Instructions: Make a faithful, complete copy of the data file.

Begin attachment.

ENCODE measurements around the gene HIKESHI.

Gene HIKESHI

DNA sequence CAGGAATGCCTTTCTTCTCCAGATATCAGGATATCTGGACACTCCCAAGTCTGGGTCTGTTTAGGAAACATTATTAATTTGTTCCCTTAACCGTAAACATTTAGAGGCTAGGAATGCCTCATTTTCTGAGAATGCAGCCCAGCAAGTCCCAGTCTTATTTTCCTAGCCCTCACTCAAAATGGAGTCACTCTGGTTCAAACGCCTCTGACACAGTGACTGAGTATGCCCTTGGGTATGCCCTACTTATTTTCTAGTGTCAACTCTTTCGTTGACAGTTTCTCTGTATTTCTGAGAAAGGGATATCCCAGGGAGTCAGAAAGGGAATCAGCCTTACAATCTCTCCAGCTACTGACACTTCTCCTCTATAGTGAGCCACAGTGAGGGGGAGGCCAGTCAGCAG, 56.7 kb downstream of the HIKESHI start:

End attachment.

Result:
ENCODE measurements around the gene HIKESHI.

Gene HIKESHI

DNA sequence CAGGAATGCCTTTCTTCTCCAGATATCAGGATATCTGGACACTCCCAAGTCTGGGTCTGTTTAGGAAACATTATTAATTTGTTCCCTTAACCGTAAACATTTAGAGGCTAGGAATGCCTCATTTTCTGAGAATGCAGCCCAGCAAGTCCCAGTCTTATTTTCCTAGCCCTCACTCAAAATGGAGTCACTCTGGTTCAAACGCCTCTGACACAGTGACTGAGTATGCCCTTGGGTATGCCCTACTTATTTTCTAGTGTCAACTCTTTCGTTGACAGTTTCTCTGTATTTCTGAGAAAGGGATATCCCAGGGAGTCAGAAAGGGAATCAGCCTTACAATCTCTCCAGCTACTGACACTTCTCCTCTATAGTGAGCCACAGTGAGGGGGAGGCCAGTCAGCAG, 56.7 kb downstream of the HIKESHI start: